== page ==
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North Haven PZC rejects digital billboards along I-91



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NORTH HAVEN — The Planning and Zoning Commission unanimously denied a request to amend the town’s zoning regulations to allow digital billboards. 

Commission members acknowledged the billboards would be good for business but said they still had concerns that, in their minds, outweighed the benefits. 

“I’m still not convinced it’s the right thing for the town,” alternate Mark Parisi said, during the PZC’s Nov. 13 meeting. 

Dominick DeMartino, owner of DeMartino Outdoor Media of Wallingford, asked the PZC to allow three overlay districts for digital billboards, meaning the PZC would essentially allow for additional uses in certain parts of already zoned areas. In this case, the overlays would have covered industrial zones along I-91. The proposal would have allowed DeMartino or another company to apply for a special permit to erect a billboard.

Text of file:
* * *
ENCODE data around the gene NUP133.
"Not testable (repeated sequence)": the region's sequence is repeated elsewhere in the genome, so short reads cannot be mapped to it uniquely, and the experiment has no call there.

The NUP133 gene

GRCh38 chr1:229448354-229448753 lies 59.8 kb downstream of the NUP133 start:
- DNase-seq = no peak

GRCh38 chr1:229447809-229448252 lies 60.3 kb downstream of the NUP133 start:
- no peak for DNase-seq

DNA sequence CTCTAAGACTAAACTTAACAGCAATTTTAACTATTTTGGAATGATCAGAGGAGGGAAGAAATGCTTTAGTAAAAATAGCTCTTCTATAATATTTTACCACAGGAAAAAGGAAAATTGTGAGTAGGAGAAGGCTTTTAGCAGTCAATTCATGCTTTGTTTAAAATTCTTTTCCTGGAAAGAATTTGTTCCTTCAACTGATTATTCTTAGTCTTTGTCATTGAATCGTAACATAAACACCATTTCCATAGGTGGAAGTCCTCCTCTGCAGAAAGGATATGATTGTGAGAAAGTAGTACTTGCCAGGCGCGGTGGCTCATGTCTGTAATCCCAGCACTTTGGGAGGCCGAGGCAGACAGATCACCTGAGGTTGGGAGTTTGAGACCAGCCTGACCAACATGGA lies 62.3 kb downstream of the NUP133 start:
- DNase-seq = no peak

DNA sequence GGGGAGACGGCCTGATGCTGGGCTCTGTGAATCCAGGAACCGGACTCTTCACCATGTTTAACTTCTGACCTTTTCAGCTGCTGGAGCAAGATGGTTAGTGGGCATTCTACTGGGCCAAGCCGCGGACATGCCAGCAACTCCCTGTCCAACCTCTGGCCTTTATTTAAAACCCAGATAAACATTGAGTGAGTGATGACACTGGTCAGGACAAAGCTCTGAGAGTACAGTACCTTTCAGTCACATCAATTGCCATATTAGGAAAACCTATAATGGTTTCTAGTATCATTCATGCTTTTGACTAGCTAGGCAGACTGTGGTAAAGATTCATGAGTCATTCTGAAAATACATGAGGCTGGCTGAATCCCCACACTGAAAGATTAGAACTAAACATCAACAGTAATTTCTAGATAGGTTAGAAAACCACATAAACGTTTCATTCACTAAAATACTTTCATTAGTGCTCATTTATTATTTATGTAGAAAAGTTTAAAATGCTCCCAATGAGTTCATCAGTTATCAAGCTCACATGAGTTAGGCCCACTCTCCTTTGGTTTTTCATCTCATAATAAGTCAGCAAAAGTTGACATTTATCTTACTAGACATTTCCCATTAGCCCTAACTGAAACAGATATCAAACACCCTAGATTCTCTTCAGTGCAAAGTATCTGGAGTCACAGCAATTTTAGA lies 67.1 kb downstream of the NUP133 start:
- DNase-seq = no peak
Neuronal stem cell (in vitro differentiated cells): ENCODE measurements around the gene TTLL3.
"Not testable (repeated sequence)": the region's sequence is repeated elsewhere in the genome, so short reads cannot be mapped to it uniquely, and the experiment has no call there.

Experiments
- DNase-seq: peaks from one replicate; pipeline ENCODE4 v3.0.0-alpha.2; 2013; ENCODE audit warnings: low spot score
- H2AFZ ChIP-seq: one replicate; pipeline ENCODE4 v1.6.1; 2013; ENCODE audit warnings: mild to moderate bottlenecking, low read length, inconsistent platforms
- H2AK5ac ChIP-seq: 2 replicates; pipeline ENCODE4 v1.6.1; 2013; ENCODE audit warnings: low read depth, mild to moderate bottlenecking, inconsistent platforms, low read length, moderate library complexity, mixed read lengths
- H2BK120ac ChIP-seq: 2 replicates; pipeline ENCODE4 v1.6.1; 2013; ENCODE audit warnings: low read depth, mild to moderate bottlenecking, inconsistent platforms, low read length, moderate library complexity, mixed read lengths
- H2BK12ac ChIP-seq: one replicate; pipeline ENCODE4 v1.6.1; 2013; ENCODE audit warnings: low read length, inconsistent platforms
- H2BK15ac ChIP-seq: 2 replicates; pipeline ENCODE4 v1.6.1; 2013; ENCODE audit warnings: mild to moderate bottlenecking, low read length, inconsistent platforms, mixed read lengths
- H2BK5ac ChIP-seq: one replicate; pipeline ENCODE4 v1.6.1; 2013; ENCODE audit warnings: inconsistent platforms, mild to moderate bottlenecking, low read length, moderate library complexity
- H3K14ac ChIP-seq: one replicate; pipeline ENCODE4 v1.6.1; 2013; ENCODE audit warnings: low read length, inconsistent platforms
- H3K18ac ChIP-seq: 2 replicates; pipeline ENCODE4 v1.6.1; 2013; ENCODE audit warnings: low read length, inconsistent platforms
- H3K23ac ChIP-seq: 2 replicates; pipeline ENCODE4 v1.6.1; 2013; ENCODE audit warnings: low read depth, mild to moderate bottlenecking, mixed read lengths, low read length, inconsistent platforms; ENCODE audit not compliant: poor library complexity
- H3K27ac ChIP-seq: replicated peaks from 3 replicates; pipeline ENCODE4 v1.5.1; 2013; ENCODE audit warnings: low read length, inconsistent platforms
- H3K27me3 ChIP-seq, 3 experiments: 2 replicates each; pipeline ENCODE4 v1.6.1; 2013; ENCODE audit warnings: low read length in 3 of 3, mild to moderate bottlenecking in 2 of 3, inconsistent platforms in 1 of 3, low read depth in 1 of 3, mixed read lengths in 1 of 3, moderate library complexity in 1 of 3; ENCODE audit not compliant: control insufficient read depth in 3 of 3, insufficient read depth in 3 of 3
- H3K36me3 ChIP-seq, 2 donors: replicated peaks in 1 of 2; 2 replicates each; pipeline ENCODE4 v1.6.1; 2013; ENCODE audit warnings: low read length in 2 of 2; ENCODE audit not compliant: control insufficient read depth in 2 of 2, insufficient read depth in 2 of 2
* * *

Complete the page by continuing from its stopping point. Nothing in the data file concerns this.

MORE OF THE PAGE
DeMartino also proposed conditions to limit where billboards could be placed, including requiring a 750-foot radius — more than 500-foot distance required by the state — between billboards.  PZC members said they were still worried billboards wouldn’t fit the town’s image. 

“I notice when you leave the last billboard in New Haven coming north and it’s like a period of relative quiet visually, and I value that,” alternate Roderick Williams said. 

Members also expressed concern about safety, saying the billboards would likely distract drivers. DeMartino and his attorney, Dennis Ceneviva of Meriden, provided a study to the PZC from the Federal Highway Authority that determined digital billboards didn’t present a hazard. Residents presented other studies that disagreed. 

PZC member Brian Cummings also expressed environmental concerns, noting the digital billboards require electricity to operate. Companies would also need to cut down trees to make the billboards visible. 

“I don’t particularly like doing that to North Haven, putting up billboards in North Haven,” he said. 

Commission Chairman Vern Carlson initially asked for a motion to approve the amendment, but no motion came. The PZC then voted 5-0 on a separate motion to deny the request. The vote comes after a public hearing that lasted two months. DeMartino worked to build support, including several business owners who urged the PZC to approve the change. Carslon credited DeMartino with building support and providing information along with his application. Ultimately, though, he sided with the rest of the commission.



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